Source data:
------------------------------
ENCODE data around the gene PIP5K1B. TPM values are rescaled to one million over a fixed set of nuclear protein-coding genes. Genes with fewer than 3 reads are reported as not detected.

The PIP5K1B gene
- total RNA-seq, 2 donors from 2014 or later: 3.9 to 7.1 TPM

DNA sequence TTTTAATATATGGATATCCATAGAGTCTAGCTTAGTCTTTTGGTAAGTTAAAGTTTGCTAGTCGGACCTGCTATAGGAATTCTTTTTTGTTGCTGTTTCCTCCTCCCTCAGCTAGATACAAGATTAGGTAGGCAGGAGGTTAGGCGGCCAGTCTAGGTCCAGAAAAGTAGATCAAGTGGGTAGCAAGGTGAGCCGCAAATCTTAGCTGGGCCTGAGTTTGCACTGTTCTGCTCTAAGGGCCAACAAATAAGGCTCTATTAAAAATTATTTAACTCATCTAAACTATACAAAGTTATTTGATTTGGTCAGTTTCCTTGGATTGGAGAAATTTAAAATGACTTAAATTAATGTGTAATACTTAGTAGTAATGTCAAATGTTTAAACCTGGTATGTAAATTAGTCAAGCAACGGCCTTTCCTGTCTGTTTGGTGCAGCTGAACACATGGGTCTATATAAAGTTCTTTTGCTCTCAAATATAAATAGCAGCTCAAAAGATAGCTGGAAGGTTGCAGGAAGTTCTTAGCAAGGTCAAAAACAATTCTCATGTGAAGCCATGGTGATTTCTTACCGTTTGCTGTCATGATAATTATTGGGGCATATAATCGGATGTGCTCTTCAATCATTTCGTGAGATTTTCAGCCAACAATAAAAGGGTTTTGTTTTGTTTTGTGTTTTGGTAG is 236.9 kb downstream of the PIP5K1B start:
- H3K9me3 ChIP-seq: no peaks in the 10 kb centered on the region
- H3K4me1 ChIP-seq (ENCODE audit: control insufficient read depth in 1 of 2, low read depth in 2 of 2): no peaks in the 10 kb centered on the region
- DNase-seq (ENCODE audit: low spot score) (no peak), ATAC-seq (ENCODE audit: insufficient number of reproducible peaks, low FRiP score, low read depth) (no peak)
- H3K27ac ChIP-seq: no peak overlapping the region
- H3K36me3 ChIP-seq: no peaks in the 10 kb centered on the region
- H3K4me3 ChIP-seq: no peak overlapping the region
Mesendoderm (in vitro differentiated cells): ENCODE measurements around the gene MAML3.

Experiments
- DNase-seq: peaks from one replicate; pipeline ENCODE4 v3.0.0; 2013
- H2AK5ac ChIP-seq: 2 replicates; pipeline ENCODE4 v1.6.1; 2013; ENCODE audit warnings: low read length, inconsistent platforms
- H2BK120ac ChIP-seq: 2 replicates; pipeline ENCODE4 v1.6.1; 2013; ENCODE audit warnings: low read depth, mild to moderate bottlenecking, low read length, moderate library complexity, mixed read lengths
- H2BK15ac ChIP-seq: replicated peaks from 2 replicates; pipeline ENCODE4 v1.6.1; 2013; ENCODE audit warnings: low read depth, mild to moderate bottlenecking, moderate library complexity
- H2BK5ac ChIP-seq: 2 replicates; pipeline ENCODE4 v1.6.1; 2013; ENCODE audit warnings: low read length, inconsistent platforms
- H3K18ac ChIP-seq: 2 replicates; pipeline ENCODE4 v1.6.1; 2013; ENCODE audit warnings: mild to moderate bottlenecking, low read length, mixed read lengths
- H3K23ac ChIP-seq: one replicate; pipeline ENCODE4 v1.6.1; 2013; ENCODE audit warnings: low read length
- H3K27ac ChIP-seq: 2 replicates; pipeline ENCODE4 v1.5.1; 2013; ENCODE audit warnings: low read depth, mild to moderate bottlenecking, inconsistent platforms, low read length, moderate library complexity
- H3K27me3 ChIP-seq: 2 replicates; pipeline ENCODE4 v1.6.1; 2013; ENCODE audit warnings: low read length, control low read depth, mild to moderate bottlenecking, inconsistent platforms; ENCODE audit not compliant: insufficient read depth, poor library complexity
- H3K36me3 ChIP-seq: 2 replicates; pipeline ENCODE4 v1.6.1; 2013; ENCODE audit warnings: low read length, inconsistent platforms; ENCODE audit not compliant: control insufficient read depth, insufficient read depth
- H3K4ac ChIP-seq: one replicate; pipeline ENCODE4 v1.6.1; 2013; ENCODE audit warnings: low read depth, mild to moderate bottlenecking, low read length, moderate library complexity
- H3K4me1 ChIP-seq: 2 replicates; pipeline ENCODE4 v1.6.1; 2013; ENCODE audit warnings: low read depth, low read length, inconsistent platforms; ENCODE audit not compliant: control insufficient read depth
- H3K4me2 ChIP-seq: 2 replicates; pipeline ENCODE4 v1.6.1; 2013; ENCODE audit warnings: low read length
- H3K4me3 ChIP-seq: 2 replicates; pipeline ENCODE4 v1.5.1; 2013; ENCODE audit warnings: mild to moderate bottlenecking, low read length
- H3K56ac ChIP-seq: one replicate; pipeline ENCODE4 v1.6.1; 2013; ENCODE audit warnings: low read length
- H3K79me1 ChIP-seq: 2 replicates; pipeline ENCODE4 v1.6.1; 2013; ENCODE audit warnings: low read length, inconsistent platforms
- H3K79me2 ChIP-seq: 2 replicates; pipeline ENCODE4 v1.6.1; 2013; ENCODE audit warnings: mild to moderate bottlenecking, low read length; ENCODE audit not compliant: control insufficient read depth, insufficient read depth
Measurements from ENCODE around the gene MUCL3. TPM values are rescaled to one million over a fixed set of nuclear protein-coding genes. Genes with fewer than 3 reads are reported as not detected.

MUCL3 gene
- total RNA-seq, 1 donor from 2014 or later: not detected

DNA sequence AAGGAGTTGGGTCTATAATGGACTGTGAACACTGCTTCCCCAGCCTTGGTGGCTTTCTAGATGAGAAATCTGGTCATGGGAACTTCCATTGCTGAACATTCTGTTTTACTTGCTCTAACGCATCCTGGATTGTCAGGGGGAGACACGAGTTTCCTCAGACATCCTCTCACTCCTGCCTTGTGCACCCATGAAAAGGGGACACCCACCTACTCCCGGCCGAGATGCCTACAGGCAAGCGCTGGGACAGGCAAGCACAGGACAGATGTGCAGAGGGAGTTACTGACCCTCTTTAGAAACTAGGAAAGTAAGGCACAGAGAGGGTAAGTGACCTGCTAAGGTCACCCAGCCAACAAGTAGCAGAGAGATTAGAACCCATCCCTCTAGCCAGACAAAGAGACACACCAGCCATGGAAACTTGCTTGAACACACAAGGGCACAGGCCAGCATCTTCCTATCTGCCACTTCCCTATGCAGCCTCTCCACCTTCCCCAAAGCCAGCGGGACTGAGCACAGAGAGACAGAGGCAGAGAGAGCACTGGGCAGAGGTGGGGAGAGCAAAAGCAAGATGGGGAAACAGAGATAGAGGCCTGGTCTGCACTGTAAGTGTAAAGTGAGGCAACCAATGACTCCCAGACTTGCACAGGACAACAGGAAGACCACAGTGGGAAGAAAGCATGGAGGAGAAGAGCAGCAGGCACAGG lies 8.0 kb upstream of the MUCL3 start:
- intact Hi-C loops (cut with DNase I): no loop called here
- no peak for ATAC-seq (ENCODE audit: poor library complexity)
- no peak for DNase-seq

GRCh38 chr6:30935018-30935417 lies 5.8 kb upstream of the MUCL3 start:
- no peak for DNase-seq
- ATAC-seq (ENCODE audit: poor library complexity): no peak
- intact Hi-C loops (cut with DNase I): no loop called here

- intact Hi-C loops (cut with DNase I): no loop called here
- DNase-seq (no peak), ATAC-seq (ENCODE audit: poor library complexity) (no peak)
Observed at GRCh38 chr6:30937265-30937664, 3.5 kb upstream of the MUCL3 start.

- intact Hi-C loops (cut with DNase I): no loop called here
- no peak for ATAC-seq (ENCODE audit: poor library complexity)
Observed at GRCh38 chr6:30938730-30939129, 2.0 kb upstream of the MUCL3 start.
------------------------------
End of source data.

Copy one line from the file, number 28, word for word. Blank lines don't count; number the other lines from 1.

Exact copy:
- H3K79me1 ChIP-seq: 2 replicates; pipeline ENCODE4 v1.6.1; 2013; ENCODE audit warnings: low read length, inconsistent platforms